Monday, February 11, 2008

The Constricting Suit of Manhood

After reading the Quote of the Day from Salon and the corresponding article on the New York Times website, I started thinking about something I've pondered in the past, but have never really taken seriously. Despite many of the social benefits that come with masculinity, we men also must accept the much narrower yoke of masculinity that comes with it.

There's no doubt that there are more acceptable selves for a young girl to choose from and grow into than there are for her male counterparts. You can look to fashion where boys get to choose some combination of shorts or pants and either a shirt with or without a collar while girls get to choose everything from skirts, to dresses, to pants and shorts and even clothes with no discernible difference from clothes designed for men without hurting their feminine image. Girls who play sports are no longer thought of as automatically lesbian or ungirlish, but there's no real objection by society if they choose to be girly instead. Girls can be aggressive, retiring, bookish, boy-crazy, athletic, or even any combination of those qualities and more if they choose while boys must be competitive, must do things that are proper for boys or their dads and often moms freak out and worry about their souls.

I'm not trying to say that it's bad that girls have all these extra options in creating their own personas for themselves that they once lacked. It's a good thing that girls no longer have to dress girly and choose marriage and kids over career and a life. Despite some of the complaints of the childless women I know, as long as you stay away from rural church functions and the suburban breeding colonies, most of society accepts a woman as being perfectly healthy and normal when she chooses to delay or reject entirely what was once a feminine necessity. It just seems a little constricting that boys have such a narrow path to tread before being considered abnormal and submasculine.

Of course, we as a gender are mostly to blame. While women were busy changing our minds about feminine gender roles and convincing us that it was OK if they chose cleats over stilettos (or choose to wear both depending on the occasion), we were too busy deciding whether or not our decorative nooses should be wide or skinny and whether or not being interested in academics made you automatically a sissy. Of course the real question is whether or not this narrow definition of masculinity we've set for ourselves is a real problem, or just an artificial difference between the genders. Sure, it makes us as a less gender less adaptable and more rigid, but it's not like we're two competing species and the more flexible female race will overrun us with their more adaptable sense of self. It would be nice to be able to reject aggression and violence outside of a religious setting and not have to give up some of your masculinity to do so.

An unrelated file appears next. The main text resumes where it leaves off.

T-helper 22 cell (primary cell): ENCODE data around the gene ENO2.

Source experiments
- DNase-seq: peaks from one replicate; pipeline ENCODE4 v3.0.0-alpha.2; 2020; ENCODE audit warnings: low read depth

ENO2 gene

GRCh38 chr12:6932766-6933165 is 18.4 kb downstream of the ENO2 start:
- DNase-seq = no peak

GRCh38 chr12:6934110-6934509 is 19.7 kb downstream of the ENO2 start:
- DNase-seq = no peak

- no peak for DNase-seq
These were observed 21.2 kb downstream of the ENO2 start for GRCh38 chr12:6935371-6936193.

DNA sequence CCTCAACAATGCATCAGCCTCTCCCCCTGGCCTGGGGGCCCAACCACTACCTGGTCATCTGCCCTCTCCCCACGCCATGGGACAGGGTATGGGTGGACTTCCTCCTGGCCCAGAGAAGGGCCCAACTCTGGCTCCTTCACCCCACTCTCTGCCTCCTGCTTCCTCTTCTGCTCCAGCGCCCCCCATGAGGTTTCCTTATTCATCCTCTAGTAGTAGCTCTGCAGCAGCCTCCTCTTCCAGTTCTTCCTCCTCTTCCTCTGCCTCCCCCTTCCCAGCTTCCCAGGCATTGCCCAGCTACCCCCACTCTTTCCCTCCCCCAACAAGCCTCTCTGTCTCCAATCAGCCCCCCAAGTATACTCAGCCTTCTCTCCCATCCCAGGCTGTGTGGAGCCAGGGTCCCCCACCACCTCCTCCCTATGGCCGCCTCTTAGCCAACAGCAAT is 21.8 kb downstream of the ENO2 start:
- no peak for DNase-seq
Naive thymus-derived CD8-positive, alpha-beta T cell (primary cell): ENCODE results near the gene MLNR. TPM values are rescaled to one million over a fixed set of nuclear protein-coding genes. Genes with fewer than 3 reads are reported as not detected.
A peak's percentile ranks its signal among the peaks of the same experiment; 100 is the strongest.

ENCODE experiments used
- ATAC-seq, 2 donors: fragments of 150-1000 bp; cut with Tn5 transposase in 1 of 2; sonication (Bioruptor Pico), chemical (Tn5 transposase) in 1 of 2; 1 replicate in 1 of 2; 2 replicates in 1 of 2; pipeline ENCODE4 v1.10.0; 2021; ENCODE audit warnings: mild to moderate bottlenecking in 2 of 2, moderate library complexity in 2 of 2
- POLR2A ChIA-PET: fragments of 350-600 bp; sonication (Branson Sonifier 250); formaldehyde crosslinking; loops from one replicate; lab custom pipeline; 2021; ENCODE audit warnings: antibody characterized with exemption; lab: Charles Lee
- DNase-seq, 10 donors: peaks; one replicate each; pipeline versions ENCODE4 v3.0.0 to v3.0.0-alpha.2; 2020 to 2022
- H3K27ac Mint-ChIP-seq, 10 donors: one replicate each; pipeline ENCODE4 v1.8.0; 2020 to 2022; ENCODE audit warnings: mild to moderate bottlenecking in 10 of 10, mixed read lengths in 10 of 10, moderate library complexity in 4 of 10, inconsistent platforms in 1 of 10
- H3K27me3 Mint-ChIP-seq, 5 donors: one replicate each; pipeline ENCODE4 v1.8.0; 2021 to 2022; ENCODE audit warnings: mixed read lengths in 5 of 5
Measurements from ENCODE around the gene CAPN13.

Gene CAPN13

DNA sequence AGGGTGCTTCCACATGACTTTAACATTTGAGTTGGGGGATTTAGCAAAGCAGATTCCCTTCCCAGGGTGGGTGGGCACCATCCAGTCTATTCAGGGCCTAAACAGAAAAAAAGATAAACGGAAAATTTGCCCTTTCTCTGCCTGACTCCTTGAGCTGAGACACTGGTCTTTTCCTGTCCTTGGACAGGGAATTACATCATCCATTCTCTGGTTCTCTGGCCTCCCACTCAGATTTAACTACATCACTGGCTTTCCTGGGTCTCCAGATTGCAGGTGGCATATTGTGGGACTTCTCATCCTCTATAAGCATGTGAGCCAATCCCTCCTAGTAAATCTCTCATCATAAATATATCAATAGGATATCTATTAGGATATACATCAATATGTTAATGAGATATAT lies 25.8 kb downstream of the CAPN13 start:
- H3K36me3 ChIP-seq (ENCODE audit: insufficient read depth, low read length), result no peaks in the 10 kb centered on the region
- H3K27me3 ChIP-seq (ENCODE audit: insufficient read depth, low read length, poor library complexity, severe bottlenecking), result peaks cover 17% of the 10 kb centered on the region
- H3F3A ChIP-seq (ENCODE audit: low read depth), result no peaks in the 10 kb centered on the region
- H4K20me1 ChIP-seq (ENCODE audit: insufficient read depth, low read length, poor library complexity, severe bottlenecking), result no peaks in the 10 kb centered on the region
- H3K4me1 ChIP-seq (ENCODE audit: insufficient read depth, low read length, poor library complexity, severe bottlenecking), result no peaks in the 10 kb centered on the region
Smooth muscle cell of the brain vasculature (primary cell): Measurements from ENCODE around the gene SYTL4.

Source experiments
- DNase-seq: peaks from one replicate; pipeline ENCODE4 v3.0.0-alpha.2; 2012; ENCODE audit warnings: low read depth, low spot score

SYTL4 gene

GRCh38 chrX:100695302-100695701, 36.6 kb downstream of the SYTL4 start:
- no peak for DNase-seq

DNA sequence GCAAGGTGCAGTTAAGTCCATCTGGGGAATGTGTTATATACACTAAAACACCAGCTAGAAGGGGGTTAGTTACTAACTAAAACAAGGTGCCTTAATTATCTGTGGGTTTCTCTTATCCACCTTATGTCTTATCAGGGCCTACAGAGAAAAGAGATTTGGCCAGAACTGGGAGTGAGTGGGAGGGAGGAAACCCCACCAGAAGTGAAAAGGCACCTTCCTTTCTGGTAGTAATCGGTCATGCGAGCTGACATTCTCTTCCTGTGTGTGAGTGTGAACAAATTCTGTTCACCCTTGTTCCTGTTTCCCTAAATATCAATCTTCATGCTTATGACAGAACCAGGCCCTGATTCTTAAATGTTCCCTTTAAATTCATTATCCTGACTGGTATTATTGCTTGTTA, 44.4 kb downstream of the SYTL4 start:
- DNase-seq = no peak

But really, I think it'd be nice to wear a nice flowing dress and a pair of pumps to accentuate my awesome legs and still be able to have sex with women. But, alas, it just doesn't work that way for boys.

8 comments:

Julie said...

Obviously, you don't play enough video games. Many of the most hardcore manly gamer men that I know choose the Japanese Punk Rock School Girl as their Guitar Hero alter ego.

Courtney said...

Interesting post. I am glad to have more fashion choices than men, but being a girl comes with its own boundaries and expectations, mind you.

Meaghan said...

You could just go drag every now and then. I've proofed quite a few "Dear Abby" columns where the wife wrote in because her husband liked to dress like a woman. Abby thinks it's no big deal, and she knows her stuff (not really).

But yeah, Courtney is right. We have our own shit to deal with.

Mickey said...

julie- Hardcore manly gamer men? There's an oxymoron in there somewhere. Or maybe just a moron.

Jacob, you do have a killer pair of legs and we've all seen you work a dress like nobody's business.

Jacob said...

What? No one's going to call me out for a crappy post?

Chris said...

Crappy post.

Chris said...

Actually, I think it's an interesting point you raise.

But personally, I could care less about the restricted range of fashion options. And I think the expectations of aggressive and "manly" behavior vary a good bit depending on the people you hang out with.

I've never gotten the sense that my family or friends expected me to be especially tough, rugged or stoic. Then again, I never showed much interest in ballet, either.

Em said...

Actually, I think this is a great post. You should blogwhore it over at Shakesville. Jeff Fecke over there does a lot of writing on gender in a similar vein.